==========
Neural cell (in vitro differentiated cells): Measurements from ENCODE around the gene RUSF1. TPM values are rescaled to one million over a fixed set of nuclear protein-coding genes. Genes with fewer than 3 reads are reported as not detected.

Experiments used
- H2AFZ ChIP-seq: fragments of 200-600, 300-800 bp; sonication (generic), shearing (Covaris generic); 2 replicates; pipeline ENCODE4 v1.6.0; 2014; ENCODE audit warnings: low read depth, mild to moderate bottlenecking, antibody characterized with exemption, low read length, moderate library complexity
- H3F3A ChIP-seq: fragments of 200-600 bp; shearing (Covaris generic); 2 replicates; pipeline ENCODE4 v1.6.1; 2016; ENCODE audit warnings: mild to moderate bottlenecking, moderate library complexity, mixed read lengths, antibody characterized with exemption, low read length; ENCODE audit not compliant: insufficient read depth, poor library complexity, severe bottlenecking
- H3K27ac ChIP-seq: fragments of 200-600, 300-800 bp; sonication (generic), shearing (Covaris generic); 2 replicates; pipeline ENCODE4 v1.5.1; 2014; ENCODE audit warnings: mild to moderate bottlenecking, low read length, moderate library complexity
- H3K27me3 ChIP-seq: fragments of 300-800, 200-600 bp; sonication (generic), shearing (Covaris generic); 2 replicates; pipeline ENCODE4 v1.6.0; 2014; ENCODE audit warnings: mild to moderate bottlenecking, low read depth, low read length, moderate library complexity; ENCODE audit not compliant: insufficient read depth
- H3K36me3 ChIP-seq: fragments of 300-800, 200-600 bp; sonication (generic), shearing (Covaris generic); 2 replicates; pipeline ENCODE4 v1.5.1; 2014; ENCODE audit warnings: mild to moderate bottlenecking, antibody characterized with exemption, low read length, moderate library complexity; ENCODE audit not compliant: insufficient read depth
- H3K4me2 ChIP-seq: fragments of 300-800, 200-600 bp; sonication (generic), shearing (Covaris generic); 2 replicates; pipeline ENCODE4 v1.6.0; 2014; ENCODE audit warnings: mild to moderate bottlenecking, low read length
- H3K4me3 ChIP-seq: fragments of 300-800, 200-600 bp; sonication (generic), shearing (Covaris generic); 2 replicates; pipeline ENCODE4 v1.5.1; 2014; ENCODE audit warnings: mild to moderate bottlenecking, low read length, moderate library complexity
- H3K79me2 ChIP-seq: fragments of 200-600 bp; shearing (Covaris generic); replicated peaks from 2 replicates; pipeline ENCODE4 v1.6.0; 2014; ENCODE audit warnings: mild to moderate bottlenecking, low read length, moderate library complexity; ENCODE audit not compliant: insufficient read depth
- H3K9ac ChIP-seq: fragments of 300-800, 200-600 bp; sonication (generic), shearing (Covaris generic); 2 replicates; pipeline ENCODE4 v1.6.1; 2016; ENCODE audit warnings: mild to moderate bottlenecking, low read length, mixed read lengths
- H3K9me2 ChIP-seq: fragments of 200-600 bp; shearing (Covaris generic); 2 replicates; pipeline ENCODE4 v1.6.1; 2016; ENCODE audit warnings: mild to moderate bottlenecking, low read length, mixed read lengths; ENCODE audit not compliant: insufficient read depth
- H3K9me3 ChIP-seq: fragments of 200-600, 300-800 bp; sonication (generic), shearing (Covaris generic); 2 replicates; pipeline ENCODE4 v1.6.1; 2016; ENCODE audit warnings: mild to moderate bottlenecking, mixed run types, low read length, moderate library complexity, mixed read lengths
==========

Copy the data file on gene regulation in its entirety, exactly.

Neural cell (in vitro differentiated cells): Measurements from ENCODE around the gene RUSF1. TPM values are rescaled to one million over a fixed set of nuclear protein-coding genes. Genes with fewer than 3 reads are reported as not detected.

Experiments used
- H2AFZ ChIP-seq: fragments of 200-600, 300-800 bp; sonication (generic), shearing (Covaris generic); 2 replicates; pipeline ENCODE4 v1.6.0; 2014; ENCODE audit warnings: low read depth, mild to moderate bottlenecking, antibody characterized with exemption, low read length, moderate library complexity
- H3F3A ChIP-seq: fragments of 200-600 bp; shearing (Covaris generic); 2 replicates; pipeline ENCODE4 v1.6.1; 2016; ENCODE audit warnings: mild to moderate bottlenecking, moderate library complexity, mixed read lengths, antibody characterized with exemption, low read length; ENCODE audit not compliant: insufficient read depth, poor library complexity, severe bottlenecking
- H3K27ac ChIP-seq: fragments of 200-600, 300-800 bp; sonication (generic), shearing (Covaris generic); 2 replicates; pipeline ENCODE4 v1.5.1; 2014; ENCODE audit warnings: mild to moderate bottlenecking, low read length, moderate library complexity
- H3K27me3 ChIP-seq: fragments of 300-800, 200-600 bp; sonication (generic), shearing (Covaris generic); 2 replicates; pipeline ENCODE4 v1.6.0; 2014; ENCODE audit warnings: mild to moderate bottlenecking, low read depth, low read length, moderate library complexity; ENCODE audit not compliant: insufficient read depth
- H3K36me3 ChIP-seq: fragments of 300-800, 200-600 bp; sonication (generic), shearing (Covaris generic); 2 replicates; pipeline ENCODE4 v1.5.1; 2014; ENCODE audit warnings: mild to moderate bottlenecking, antibody characterized with exemption, low read length, moderate library complexity; ENCODE audit not compliant: insufficient read depth
- H3K4me2 ChIP-seq: fragments of 300-800, 200-600 bp; sonication (generic), shearing (Covaris generic); 2 replicates; pipeline ENCODE4 v1.6.0; 2014; ENCODE audit warnings: mild to moderate bottlenecking, low read length
- H3K4me3 ChIP-seq: fragments of 300-800, 200-600 bp; sonication (generic), shearing (Covaris generic); 2 replicates; pipeline ENCODE4 v1.5.1; 2014; ENCODE audit warnings: mild to moderate bottlenecking, low read length, moderate library complexity
- H3K79me2 ChIP-seq: fragments of 200-600 bp; shearing (Covaris generic); replicated peaks from 2 replicates; pipeline ENCODE4 v1.6.0; 2014; ENCODE audit warnings: mild to moderate bottlenecking, low read length, moderate library complexity; ENCODE audit not compliant: insufficient read depth
- H3K9ac ChIP-seq: fragments of 300-800, 200-600 bp; sonication (generic), shearing (Covaris generic); 2 replicates; pipeline ENCODE4 v1.6.1; 2016; ENCODE audit warnings: mild to moderate bottlenecking, low read length, mixed read lengths
- H3K9me2 ChIP-seq: fragments of 200-600 bp; shearing (Covaris generic); 2 replicates; pipeline ENCODE4 v1.6.1; 2016; ENCODE audit warnings: mild to moderate bottlenecking, low read length, mixed read lengths; ENCODE audit not compliant: insufficient read depth
- H3K9me3 ChIP-seq: fragments of 200-600, 300-800 bp; sonication (generic), shearing (Covaris generic); 2 replicates; pipeline ENCODE4 v1.6.1; 2016; ENCODE audit warnings: mild to moderate bottlenecking, mixed run types, low read length, moderate library complexity, mixed read lengths